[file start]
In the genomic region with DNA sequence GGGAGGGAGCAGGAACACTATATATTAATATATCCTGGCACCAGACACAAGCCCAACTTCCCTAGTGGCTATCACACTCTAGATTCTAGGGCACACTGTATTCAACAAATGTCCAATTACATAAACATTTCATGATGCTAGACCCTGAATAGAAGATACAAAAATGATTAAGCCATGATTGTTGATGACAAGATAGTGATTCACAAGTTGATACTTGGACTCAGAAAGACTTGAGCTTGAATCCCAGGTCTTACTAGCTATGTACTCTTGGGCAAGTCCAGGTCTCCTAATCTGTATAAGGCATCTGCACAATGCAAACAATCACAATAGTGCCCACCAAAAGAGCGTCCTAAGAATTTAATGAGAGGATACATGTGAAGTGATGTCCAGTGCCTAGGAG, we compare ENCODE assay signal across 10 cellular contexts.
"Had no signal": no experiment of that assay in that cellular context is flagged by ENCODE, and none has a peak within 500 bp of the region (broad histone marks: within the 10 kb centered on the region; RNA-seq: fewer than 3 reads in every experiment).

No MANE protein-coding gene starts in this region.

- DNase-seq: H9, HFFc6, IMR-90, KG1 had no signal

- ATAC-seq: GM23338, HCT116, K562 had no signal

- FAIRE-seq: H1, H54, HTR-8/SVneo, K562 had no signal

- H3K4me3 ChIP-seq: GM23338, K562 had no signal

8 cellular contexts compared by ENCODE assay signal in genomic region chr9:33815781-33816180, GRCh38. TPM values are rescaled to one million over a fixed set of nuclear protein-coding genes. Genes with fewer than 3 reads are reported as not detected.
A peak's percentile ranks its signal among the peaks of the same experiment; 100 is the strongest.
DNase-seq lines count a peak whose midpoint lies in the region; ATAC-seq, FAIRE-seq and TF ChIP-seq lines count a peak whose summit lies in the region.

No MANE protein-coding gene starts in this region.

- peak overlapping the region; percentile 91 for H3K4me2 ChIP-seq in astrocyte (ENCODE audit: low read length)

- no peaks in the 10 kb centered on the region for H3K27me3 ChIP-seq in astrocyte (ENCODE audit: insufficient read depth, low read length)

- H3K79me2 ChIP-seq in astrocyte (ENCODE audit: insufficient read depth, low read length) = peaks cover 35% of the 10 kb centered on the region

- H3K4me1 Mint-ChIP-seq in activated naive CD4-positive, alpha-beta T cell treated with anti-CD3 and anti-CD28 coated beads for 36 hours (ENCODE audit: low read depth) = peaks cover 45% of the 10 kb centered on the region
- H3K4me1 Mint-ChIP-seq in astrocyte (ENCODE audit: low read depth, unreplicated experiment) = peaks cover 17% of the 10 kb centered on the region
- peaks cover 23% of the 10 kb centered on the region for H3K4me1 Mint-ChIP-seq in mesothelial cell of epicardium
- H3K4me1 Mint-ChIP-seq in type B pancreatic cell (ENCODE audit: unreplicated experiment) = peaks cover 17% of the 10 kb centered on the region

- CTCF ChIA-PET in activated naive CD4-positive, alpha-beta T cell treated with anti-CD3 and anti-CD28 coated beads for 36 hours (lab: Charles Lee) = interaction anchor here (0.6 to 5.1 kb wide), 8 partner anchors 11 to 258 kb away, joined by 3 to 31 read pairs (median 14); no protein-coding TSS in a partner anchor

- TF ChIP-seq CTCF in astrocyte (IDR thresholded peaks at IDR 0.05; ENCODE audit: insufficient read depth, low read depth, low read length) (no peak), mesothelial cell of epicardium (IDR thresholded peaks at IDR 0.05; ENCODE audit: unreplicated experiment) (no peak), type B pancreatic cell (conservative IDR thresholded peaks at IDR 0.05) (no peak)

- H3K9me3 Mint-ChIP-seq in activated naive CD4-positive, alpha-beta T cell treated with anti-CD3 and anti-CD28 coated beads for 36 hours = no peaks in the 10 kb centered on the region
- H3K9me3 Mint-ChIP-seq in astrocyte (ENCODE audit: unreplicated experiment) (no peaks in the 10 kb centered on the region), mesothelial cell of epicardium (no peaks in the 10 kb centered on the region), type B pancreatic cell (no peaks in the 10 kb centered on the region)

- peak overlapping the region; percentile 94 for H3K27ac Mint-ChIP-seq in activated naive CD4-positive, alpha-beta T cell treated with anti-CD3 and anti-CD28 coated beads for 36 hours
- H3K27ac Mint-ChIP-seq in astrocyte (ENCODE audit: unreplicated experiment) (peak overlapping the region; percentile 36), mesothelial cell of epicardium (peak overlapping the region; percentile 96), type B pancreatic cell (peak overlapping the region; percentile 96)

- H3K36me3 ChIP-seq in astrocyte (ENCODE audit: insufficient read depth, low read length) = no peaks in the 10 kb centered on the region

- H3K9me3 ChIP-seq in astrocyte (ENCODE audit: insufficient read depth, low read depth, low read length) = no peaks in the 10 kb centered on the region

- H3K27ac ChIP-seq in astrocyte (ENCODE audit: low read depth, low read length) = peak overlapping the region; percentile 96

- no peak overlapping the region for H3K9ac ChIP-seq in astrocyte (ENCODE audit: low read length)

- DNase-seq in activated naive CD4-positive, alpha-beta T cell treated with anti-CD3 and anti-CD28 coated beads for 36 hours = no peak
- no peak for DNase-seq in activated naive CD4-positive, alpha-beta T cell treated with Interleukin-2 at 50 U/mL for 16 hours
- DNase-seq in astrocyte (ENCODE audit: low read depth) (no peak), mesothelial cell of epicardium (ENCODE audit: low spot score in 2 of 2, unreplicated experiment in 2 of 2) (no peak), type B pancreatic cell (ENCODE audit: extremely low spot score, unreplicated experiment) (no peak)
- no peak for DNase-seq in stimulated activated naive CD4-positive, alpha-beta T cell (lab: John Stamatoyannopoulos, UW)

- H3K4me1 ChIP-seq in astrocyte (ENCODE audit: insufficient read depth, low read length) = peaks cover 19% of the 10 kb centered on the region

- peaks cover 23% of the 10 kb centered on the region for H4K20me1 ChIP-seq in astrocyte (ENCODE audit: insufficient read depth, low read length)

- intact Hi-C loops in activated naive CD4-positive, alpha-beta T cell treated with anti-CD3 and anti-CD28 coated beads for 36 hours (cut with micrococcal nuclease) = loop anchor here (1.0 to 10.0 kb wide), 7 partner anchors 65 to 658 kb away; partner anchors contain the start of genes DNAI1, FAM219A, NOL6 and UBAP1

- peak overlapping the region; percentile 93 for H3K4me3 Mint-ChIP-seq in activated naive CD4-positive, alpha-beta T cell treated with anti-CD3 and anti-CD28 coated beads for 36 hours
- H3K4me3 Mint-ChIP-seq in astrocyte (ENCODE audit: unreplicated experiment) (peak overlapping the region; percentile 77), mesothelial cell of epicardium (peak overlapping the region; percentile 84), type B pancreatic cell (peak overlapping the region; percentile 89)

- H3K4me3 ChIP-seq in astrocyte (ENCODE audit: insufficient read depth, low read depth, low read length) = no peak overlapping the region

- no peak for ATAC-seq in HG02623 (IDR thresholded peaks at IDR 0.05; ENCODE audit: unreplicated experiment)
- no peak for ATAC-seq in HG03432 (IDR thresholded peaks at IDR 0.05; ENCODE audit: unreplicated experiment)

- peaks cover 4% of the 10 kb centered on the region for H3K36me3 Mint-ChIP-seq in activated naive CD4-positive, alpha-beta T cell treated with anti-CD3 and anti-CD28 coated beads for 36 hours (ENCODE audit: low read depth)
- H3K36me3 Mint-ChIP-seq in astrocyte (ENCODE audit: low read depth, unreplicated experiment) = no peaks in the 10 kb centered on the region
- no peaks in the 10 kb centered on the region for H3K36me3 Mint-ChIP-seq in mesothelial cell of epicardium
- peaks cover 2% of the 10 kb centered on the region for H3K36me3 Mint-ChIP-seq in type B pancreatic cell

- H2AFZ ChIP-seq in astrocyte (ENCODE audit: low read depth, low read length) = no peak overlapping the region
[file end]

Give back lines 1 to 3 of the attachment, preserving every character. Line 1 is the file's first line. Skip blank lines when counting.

In the genomic region with DNA sequence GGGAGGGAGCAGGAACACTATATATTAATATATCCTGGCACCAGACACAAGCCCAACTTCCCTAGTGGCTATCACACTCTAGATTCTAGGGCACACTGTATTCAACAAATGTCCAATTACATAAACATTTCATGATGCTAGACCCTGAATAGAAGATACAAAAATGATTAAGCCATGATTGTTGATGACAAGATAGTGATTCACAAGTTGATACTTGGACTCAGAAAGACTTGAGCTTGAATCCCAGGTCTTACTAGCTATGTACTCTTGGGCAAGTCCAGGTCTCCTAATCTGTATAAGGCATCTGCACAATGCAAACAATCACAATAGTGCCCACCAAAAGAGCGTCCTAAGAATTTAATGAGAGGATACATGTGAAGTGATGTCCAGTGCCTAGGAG, we compare ENCODE assay signal across 10 cellular contexts.
"Had no signal": no experiment of that assay in that cellular context is flagged by ENCODE, and none has a peak within 500 bp of the region (broad histone marks: within the 10 kb centered on the region; RNA-seq: fewer than 3 reads in every experiment).

No MANE protein-coding gene starts in this region.